AN INTRODUCTION TO THE RECONSTRUCTION
A film is a film and the written word is the written word: two completely different mediums. Nevertheless, what follows, although in no way attempting to duplicate the effect of Orson Welles’ film, is an attempt to give readers an IMPRESSION of what the original film must have been like. If anything it resembles a “graphic novel.” As such it has it own aesthetic and presents Welles AMBERSONS in way that the reader can follow the complete story while appreciating Welles’ brilliant visuals. What is missing of course is movement and the brilliant performances of a stellar ensemble cast. This is why it is important to see the release version of the film in collaboration with this “reconstruction.”
To ensure that this presentation would be an easy read, I used the 131 minute March 12, 1942 cutting continuity as a guide. I then completely rewrote using descriptions from the original October 7, 1941 shooting script. To this end I not only used the applicable descriptive material from script but, because the screenplay took its descriptions – almost word for word – directly from the Tarkington Novel, I went back to the book for whatever additional material I needed. For the film’s final scene, which is not in the script or the book, I took the descriptions from various Welles interviews in which he described the scene in great detail. In the process this ‘reconstruction’ became a more complex and, I think, fulfilling read due to Welles detailed descriptions of actor’s instructions and in some cases their thoughts.
Using frame blowups from the released version as well as stills and even existing frames of missing scenes—in a few cases doctoring photos to match the continuity —I hoped to provide the reader with a sense of the physical look of the film. When a cut was made to an existing scene, I reused similar shots from the existing sections to conform the scene to how it existed in the 131 minute version. For re-shot scenes, since the costumes and the sets were the same, I re-arranged the frames to—as best as possible—duplicate the original version. For other scenes I found photographs that matched the continuity descriptions and used them as best I could. In a few cases the image may not be an exact duplicate of the description but I hope you will forgive this as it was impossible to do otherwise. Regarding the deletions, for multiple angle scenes I made sure there was a frame for each angle and for the single take scenes I tried my best to to use frames as the script descriptions required.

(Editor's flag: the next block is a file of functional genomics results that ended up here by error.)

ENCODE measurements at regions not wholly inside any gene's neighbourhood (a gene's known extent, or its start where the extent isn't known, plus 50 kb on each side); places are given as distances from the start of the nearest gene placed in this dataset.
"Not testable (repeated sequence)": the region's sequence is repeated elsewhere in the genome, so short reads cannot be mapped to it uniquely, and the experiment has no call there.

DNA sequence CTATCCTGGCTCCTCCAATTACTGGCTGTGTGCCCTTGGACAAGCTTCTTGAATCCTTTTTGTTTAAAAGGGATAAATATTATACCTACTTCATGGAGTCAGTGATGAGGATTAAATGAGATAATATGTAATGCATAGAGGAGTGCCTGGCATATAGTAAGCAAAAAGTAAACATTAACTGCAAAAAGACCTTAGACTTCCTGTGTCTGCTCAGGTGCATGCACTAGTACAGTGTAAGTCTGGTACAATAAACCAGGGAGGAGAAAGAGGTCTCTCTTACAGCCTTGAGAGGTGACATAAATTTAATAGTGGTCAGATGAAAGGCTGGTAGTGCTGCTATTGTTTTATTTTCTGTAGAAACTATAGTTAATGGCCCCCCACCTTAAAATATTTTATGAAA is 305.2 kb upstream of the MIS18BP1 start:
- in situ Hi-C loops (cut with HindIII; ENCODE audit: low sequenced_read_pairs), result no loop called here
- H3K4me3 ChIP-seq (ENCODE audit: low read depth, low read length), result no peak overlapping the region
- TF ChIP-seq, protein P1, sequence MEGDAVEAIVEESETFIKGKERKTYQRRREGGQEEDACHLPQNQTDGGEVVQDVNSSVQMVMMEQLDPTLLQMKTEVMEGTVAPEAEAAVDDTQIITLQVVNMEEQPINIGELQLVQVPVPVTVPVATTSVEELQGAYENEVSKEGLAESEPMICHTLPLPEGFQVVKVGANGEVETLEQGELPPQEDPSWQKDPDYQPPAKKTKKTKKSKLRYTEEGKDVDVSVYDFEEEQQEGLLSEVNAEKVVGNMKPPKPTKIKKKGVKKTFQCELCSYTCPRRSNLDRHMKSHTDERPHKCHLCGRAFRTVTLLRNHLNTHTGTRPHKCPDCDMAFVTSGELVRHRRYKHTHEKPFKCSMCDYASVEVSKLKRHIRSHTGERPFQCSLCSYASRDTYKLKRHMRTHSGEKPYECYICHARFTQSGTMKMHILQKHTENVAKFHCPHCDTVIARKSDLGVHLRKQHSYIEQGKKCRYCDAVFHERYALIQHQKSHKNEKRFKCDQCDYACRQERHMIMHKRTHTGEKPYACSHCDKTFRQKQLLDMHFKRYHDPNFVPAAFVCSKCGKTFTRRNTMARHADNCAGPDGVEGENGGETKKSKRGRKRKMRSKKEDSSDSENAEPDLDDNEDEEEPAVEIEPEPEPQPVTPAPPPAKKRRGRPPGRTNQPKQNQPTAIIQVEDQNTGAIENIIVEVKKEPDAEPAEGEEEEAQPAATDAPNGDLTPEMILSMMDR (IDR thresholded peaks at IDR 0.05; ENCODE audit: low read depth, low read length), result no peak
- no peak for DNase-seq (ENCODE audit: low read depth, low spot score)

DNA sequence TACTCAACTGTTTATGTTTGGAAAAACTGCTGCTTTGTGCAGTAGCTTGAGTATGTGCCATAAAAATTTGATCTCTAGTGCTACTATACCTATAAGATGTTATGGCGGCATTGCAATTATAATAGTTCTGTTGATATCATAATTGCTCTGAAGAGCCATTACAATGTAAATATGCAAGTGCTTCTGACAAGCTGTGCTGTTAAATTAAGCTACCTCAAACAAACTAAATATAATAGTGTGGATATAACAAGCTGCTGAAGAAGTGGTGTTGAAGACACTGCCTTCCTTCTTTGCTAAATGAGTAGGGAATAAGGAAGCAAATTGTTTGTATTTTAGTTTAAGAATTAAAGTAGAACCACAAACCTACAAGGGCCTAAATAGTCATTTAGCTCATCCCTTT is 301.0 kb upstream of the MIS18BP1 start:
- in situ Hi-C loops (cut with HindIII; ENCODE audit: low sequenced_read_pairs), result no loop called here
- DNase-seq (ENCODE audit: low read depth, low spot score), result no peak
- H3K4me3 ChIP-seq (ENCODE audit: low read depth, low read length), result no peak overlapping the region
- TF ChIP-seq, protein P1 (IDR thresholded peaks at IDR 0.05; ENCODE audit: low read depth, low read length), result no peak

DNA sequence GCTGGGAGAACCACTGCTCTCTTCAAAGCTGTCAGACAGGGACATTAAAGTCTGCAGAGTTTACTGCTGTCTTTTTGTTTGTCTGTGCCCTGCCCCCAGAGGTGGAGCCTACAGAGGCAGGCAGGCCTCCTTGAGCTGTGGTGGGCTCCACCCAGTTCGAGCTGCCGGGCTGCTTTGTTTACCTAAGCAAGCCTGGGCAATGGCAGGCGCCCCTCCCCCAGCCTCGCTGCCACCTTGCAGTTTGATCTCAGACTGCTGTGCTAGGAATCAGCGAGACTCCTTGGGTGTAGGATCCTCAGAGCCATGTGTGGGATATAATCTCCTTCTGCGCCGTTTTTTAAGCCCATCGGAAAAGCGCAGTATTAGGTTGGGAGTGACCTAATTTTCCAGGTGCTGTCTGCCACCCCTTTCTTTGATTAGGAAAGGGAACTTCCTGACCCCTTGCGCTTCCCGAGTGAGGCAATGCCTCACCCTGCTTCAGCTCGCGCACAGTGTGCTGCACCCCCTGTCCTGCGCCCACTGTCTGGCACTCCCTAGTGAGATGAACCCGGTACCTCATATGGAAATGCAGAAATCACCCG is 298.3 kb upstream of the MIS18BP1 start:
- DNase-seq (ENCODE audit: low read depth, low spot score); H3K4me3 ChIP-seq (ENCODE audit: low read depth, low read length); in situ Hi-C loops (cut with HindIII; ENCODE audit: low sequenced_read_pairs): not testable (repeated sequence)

The reconstruction is broken down into seven parts with each part corresponding to each (A&B) reel from the 131 minute version; seven reels in all. Also a single web page would never been able to accommodate so much illustrative material.
At appropriate points on each of these “reels” there are labels with the names of the music cues from the original music soundtrack CD. I have included the music cut from the film. All you need do is click on the label to hear this music . To hear the music in the release version you will need to purchase the CD but I have indicated here where that music belongs. (It is a must for Herrmann’s fans as, of all his scores, this is his most varied in terms of mood.) Thus, for the first time much of Herrmann’s cut music can be heard with the images for which they were created. It is my hope that this music will provide the reader with the mood and feel Welles and Herrmann tried to convey in the original cut of THE MAGNIFICENT AMBERSONS as Herrmann’s music was indispensable to the film Welles made.
Finally, since listening to “No News: or, What Killed The Dog” is instrumental in appreciating the overall effect of the Boarding House ending, there is a tab which when pressed will bring up the original 1906 recording.
I would also like to thank Brian Rose for providing several missing frames.
Since this presentation involves an immense amount of information please, understand that each section (or reel) will take a bit of time to load. So, please, be patient.
To view THE COMPLETE MAGNIFICENT AMBERSONS press the reel # below or the arrow beside the listing for this page.
Film Frames are (c) 1942 RKO Pictures.